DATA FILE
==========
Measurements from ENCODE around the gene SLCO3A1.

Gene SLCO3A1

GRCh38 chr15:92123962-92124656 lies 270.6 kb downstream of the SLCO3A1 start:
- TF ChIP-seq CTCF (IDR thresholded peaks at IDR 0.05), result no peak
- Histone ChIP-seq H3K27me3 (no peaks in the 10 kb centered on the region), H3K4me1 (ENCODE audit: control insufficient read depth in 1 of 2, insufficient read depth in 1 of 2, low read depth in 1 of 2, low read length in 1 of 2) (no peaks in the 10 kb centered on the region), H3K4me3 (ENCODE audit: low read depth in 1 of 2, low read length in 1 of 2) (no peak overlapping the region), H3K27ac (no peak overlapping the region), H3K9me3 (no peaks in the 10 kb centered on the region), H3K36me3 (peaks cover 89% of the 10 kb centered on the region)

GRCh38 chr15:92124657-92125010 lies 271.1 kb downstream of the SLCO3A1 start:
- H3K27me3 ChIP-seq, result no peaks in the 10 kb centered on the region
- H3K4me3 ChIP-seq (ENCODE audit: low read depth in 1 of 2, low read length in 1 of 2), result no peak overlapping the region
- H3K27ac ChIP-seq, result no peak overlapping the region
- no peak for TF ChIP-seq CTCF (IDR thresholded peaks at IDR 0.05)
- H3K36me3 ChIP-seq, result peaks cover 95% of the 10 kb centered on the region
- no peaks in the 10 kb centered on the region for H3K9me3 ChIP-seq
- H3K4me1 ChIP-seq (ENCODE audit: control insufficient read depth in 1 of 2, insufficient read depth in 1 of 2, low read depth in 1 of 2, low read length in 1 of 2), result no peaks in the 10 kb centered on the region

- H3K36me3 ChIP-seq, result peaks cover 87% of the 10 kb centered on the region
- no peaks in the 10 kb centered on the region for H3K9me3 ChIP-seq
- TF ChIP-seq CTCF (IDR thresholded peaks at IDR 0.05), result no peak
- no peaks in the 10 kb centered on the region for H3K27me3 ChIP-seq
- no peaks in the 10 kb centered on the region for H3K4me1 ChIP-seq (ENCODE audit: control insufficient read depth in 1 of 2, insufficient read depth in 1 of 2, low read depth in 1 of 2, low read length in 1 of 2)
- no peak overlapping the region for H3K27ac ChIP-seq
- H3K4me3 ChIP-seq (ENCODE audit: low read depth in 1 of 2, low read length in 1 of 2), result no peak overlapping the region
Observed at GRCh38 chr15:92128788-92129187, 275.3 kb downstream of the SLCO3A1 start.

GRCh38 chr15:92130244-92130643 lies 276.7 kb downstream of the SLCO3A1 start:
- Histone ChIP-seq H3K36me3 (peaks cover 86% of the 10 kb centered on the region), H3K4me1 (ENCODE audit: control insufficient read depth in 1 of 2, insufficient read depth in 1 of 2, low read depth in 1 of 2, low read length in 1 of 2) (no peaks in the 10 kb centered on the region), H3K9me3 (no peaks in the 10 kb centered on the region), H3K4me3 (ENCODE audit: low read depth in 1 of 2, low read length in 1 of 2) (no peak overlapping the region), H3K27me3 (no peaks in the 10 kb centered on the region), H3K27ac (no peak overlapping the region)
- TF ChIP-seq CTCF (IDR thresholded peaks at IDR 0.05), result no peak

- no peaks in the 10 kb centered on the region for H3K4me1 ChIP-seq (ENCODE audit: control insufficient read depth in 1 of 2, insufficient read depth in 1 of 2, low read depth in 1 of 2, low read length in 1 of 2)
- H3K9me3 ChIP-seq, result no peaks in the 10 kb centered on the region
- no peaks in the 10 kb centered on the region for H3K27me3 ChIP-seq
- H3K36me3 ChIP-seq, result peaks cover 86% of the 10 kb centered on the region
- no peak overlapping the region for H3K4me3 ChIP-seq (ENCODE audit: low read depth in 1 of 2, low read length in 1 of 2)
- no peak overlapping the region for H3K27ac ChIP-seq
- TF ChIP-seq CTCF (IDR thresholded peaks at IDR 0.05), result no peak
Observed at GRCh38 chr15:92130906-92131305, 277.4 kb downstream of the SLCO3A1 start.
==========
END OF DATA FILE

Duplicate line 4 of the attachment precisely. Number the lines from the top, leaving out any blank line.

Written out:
- TF ChIP-seq CTCF (IDR thresholded peaks at IDR 0.05), result no peak